Asia: Japan in 2016
From the emperor to entertainment, Japan’s year was one of regular shocks and surprises
A series of earthquakes struck Kumamoto in Japan’s southwest in April, triggering fears of a repeat of the Fukushima Daiichi nuclear power plant disaster in 2011. Kumamoto city is located 115 kilometres (72 miles) from the Sendai nuclear power station, the only nuclear plant in operation at the time of the earthquake. The most recent temblors killed at least 50 people and severely damaged more than 40,000 buildings, including the historic Kumamoto Castle. According to the General Insurance Association of Japan, insurance payouts exceeded ¥362.1 billion by October, the second largest on record.
Japan’s legislature approved the Trans-Pacific Partnership (TPP) trade deal on December 9, a move overshadowed by the vow by the President-elect of the United States, Donald Trump, to pull out of the deal on his first day in office. The Japanese government supports the TPP, ing it would help increase Japan’s GDP by nearly 2.6 percent and add nearly 800,000 new jobs but the absence of the U.S. would kill off the pact.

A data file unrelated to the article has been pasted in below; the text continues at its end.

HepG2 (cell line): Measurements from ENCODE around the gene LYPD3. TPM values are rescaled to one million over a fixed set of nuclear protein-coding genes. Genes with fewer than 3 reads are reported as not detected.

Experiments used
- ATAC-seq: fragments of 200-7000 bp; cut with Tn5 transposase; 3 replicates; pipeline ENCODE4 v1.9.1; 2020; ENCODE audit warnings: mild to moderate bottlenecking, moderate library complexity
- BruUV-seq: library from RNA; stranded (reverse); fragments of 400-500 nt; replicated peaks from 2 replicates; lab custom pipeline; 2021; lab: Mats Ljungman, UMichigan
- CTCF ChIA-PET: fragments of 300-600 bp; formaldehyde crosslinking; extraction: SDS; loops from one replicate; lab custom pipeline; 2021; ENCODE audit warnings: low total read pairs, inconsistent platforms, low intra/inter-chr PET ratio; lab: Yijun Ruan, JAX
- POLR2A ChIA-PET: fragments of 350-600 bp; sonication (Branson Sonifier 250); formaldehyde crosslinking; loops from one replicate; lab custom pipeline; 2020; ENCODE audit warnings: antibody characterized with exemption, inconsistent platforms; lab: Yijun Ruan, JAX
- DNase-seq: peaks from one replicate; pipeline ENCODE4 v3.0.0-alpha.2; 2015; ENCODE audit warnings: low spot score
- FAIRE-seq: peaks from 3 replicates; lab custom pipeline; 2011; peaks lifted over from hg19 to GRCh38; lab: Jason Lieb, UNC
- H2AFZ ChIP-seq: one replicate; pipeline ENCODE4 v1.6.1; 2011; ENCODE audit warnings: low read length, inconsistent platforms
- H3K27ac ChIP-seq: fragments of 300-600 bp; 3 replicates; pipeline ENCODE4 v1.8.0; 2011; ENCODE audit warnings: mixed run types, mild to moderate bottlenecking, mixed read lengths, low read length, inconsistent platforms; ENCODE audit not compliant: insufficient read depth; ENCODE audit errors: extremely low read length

On August 8, Emperor Akihito hinted at a desire for retirement in a rare televised speech. Citing his gradually declining fitness, the 82-year-old emperor said it might become difficult for him to carry out his duties as head of state. Though opinion polls showed a majority of the public supports the emperor’s desire to step down there are no laws related to abdication.
The global success of the Pokémon Go “augmented reality” mobile game was initially good news for Japanese computer-games giant Nintendo. Its share price rose up to 50 percent after the game attracted 130 million downloads in its first month, but plunged just days later after Nintendo noted it had only a 32 percent stake in the game., made by U.S. company Niantic. However, the Pokémon Go surge benefited the wider market, and almost any company that made a deal related to the game or was otherwise connected, including fast-food chains, animation companies and mobile phone battery manufacturers.
A report released last year by the Japanese Ministry of Health, Labour and Welfare in October showed one fifth of employees were at risk of death from overwork. The paper, the first of its kind, was the latest effort to curb the infamous “karoshi” phenomenon—deaths from strokes, heart attacks and suicide because of strenuous work. The suicide of a 24-year-old employee of advertising giant Dentsu in December 2015 triggered heated public discussion last year. According to the white paper, 22.7 percent of companies polled said some of their employees did more than 80 hours of overtime each month, the threshold at which the prospect of work-related death becomes serious.